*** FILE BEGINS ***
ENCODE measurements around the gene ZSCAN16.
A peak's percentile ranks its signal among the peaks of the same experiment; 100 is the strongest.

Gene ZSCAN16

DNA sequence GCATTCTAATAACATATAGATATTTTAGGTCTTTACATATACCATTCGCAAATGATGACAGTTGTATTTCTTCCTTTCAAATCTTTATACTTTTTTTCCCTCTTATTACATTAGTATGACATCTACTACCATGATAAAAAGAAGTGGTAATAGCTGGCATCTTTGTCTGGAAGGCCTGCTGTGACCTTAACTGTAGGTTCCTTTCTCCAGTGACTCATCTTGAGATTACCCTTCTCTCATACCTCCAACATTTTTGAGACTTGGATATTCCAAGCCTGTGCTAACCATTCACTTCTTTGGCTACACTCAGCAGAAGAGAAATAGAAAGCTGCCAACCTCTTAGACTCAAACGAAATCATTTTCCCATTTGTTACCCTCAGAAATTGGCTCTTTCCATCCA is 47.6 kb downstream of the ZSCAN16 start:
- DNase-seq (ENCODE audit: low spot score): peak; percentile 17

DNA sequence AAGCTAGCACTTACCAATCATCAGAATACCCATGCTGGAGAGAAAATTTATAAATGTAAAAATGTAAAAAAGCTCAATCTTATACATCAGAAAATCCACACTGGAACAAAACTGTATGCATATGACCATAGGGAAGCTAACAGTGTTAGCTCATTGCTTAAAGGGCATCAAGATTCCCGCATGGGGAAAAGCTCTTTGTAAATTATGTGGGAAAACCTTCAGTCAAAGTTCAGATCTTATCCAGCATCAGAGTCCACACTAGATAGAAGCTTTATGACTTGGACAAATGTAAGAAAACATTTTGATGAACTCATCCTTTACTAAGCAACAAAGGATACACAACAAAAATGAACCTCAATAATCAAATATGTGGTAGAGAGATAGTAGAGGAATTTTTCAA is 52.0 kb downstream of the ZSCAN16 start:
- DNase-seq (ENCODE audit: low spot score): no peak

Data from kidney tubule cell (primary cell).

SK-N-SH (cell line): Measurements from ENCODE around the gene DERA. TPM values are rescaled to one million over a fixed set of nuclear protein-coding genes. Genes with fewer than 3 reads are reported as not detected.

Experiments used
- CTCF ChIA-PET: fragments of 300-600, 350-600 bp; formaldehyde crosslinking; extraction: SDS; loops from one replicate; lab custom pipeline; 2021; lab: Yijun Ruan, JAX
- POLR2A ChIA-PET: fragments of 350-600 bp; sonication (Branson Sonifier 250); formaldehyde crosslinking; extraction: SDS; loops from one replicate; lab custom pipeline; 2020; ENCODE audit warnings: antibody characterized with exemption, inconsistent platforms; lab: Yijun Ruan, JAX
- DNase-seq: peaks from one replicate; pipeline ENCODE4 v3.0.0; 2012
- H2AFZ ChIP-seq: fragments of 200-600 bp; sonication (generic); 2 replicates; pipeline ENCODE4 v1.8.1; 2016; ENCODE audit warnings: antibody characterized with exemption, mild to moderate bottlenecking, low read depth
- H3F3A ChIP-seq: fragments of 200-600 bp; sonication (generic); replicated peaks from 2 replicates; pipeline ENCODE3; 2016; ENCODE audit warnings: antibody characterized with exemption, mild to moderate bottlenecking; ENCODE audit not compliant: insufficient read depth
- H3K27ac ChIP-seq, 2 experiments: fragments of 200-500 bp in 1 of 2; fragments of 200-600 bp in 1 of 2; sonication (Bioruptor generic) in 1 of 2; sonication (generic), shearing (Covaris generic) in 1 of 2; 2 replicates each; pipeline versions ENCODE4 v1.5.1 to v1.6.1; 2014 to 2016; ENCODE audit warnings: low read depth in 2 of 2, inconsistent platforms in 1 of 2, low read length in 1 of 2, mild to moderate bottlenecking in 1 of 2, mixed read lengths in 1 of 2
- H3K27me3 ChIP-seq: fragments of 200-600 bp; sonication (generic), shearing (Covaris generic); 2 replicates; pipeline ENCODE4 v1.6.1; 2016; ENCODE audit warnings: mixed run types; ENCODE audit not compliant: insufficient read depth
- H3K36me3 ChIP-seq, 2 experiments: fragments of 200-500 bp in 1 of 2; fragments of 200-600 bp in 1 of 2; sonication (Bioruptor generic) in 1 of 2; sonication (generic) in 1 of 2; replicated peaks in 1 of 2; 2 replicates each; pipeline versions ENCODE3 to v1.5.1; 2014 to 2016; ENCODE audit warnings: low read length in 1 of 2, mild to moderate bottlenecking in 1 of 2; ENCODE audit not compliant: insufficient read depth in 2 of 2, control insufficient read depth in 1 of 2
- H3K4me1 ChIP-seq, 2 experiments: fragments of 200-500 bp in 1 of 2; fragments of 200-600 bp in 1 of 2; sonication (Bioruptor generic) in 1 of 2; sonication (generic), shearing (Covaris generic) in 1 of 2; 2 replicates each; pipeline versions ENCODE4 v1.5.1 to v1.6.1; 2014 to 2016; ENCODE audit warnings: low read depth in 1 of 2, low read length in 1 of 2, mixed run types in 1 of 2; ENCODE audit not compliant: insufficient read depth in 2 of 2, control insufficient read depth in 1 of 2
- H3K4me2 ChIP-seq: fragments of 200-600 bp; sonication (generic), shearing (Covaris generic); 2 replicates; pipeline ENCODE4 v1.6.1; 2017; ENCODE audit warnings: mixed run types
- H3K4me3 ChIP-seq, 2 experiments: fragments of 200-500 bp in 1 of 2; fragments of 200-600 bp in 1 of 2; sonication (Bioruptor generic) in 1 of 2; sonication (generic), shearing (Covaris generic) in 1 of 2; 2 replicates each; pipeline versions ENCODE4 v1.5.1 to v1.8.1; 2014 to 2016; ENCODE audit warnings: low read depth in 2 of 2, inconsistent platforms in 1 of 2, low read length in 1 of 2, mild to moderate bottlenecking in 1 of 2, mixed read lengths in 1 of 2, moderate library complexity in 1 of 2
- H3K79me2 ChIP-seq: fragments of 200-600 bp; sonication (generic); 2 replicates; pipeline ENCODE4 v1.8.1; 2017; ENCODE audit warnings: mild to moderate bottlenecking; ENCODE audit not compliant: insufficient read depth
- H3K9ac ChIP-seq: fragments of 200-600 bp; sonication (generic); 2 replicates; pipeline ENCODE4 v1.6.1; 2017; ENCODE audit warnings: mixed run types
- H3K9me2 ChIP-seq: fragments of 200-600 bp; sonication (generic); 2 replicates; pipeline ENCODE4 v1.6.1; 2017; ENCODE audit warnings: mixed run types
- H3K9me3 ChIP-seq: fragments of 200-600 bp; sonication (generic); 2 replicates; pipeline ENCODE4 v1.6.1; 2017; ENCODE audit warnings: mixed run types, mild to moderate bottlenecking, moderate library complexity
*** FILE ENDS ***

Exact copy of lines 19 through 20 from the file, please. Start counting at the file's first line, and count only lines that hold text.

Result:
- H3K4me1 ChIP-seq, 2 experiments: fragments of 200-500 bp in 1 of 2; fragments of 200-600 bp in 1 of 2; sonication (Bioruptor generic) in 1 of 2; sonication (generic), shearing (Covaris generic) in 1 of 2; 2 replicates each; pipeline versions ENCODE4 v1.5.1 to v1.6.1; 2014 to 2016; ENCODE audit warnings: low read depth in 1 of 2, low read length in 1 of 2, mixed run types in 1 of 2; ENCODE audit not compliant: insufficient read depth in 2 of 2, control insufficient read depth in 1 of 2
- H3K4me2 ChIP-seq: fragments of 200-600 bp; sonication (generic), shearing (Covaris generic); 2 replicates; pipeline ENCODE4 v1.6.1; 2017; ENCODE audit warnings: mixed run types